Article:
Given that he and his partners run three long standing, extremely successful single-location restaurants, Joe’s advice is worth some thought.

Can’t wait to finish the videos we made from his interviews…


If you like this post, you might enjoy our book, which is a collection of interviews we did with 20 successful restaurant owners (including Joe) as well as the Restaurant Owners Uncorked video series, which contains short videos of restaurant owners sharing advice and wisdom.

This video could change your life

“Better to have a short life that is full of what you like doing, than a long life spent in a miserable way….”

I’d love to hug the narrator of this – Alan Watts. Have a listen.


Why we are turning down $54,000 (or more)

Yesterday I spoke with a company that provides a web-based software designed for independent restaurants. It’s not a competitive product to Schedulefly. In fact it could be a complimentary product if we intended to integrate with other products (we don’t). Anyway, the company hoped we might consider promoting the product to our customers as part of their “referral program”. Each successful referral would result in a $200 payment to us.

Ten years ago when I was a little younger and much less wise, I would have probably jumped at the opportunity. Here’s what I probably would have been thinking:

We have about 2,700 customers…
Perhaps 10% would buy this software….
That’s 270 referrals x $200 for a cool $54,000….
And we’re growing by over 1,000 new restaurants per year, so we could create a recurring referral revenue stream by promoting it to all new customers and re-promoting it to existing customers from time to time….
Let’s do this!!!!”

But here’s what I was thinking yesterday:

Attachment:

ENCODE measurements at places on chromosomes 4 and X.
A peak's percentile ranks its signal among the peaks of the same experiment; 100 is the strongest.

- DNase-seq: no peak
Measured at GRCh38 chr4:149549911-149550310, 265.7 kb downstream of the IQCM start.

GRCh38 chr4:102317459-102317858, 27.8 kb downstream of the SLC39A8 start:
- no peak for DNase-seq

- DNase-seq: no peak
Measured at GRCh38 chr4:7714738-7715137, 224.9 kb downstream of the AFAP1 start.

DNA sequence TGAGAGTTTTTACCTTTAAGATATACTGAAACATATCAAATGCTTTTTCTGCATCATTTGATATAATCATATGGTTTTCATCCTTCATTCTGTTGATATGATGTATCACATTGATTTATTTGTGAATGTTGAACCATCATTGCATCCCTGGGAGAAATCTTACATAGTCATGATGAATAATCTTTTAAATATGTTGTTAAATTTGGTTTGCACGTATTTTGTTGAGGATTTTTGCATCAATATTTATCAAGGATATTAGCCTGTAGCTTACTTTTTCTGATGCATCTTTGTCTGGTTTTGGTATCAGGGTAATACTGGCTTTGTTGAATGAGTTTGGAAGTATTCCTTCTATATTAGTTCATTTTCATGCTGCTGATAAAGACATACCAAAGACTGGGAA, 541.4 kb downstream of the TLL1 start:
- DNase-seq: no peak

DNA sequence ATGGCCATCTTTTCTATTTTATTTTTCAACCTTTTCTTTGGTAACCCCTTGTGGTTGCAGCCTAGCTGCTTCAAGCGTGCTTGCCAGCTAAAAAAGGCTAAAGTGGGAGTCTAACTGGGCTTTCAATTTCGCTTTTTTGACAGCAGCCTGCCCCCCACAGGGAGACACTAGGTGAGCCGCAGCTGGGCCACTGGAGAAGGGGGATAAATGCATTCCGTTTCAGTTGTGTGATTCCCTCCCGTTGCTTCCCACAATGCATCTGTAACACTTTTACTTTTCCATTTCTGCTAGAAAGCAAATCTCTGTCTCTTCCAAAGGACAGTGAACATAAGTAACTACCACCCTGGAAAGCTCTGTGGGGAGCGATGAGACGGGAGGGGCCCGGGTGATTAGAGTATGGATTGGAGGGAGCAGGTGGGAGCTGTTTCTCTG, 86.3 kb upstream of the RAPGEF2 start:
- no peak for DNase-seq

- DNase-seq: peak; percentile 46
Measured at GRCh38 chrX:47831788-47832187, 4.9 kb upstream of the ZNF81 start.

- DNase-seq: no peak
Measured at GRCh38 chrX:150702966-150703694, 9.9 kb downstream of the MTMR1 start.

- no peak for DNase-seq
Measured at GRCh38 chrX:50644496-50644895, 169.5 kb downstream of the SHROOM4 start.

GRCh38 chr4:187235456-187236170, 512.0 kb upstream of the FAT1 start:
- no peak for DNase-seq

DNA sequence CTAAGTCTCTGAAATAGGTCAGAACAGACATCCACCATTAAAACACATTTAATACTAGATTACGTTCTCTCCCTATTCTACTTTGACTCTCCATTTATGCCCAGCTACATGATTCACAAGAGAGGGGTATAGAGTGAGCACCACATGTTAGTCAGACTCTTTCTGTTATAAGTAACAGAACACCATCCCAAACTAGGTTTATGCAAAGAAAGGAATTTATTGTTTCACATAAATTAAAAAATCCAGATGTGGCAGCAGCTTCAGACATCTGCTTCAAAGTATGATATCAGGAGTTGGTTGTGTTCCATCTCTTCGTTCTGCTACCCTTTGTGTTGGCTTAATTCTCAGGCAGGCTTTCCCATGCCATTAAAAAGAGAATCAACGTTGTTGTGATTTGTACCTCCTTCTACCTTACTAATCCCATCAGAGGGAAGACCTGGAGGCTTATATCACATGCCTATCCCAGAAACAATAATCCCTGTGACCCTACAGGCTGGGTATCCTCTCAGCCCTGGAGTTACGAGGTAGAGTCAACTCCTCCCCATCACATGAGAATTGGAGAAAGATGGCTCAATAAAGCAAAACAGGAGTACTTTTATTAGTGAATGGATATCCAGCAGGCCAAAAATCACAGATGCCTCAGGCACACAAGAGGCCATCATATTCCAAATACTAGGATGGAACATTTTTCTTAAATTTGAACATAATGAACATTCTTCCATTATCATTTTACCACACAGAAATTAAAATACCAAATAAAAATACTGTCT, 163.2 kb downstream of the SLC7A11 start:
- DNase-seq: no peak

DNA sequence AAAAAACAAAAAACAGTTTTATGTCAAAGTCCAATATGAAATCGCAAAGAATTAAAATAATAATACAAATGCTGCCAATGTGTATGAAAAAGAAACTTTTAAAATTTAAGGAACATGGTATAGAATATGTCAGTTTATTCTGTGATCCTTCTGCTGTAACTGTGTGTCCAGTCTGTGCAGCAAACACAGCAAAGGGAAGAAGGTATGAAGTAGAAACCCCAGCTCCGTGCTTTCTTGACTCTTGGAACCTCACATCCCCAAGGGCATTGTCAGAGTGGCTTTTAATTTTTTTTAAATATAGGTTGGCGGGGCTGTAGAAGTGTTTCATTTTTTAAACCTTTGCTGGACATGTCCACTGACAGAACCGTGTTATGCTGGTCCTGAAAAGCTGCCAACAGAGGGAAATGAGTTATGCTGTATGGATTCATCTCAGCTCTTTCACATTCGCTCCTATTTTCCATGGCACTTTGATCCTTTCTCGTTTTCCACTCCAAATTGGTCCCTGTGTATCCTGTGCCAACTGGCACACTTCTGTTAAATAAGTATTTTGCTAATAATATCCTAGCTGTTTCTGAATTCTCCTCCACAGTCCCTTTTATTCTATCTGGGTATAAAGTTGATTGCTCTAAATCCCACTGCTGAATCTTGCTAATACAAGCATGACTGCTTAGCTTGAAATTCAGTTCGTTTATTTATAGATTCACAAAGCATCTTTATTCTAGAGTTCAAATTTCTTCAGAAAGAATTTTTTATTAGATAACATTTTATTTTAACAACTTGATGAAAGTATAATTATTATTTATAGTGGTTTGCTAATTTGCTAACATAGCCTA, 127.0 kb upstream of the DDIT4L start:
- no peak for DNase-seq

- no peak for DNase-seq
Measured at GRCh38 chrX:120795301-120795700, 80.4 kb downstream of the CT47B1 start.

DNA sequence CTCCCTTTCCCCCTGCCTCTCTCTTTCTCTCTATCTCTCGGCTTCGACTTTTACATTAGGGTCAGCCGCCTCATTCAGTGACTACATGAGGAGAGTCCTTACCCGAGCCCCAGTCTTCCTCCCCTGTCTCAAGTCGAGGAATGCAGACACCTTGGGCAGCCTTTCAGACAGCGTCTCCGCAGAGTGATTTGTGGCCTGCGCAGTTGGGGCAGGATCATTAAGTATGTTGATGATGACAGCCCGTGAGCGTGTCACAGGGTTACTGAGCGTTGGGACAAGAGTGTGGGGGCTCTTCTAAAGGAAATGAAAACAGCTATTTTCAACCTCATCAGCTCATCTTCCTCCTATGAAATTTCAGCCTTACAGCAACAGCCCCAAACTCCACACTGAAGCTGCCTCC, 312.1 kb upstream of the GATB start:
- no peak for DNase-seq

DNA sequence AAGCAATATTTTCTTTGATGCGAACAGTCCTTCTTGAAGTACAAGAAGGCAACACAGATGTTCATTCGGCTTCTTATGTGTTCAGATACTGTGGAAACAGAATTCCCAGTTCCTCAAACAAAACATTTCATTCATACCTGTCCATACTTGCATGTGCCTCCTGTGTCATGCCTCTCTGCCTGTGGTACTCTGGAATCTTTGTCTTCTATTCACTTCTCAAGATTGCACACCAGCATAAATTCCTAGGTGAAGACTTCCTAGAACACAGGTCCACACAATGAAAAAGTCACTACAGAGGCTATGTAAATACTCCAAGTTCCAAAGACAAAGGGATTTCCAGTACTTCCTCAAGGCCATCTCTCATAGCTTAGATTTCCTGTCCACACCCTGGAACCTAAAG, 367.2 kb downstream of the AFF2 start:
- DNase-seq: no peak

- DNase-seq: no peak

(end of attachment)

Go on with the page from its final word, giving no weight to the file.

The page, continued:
We don’t want to partner with anybody. I’ve blogged here and here about this topic before…
We don’t ever want to promote another product to our customers because that’s just not our style – in fact we don’t email our customers about anything…period…
This would be a pandora’s box – if we promote one product we’ll have countless requests from other people to do the same – how do we get good at picking the right ones to promote and turning down the wrong ones???
No matter how well I might get to know the people at this company to feel good about them and their product, I would never want to put our reputation on the line or risk losing any brand equity we’ve built with our customers for the sake of making an extra buck on the side by promoting a product I am not intimately involved with…
And, perhaps most importantly, if a customer expresses a need for a certain type of product and we referred one, we’d want it to be because we thought it was the right thing for the customer, not because we wanted to earn money from it – I think getting paid for referrals dilutes the value of those referrals and provides the referrer the wrong incentives” (We used to offer $100 referral fees to our users who referred new customers, and we stopped in large part for this reason – and it hasn’t hurt our word-of-mouth referrals one bit)

There are a few other reasons why we wouldn’t want to do this, but I think you get the gist of the rationale. So with this in mind, we’re happy to pass on the $ and instead simply suggest to customers who tell us they have a pain point that this product seems cool and to check it out. I do think it seems like a useful, innovative solution, and I would guess a good number of restaurants will be using it in a few years. But if that happens it won’t be because we served as a formal marketing arm for this company, rather because the need for their solution was significant and they did a great job of making the case to the restaurant segment on their own.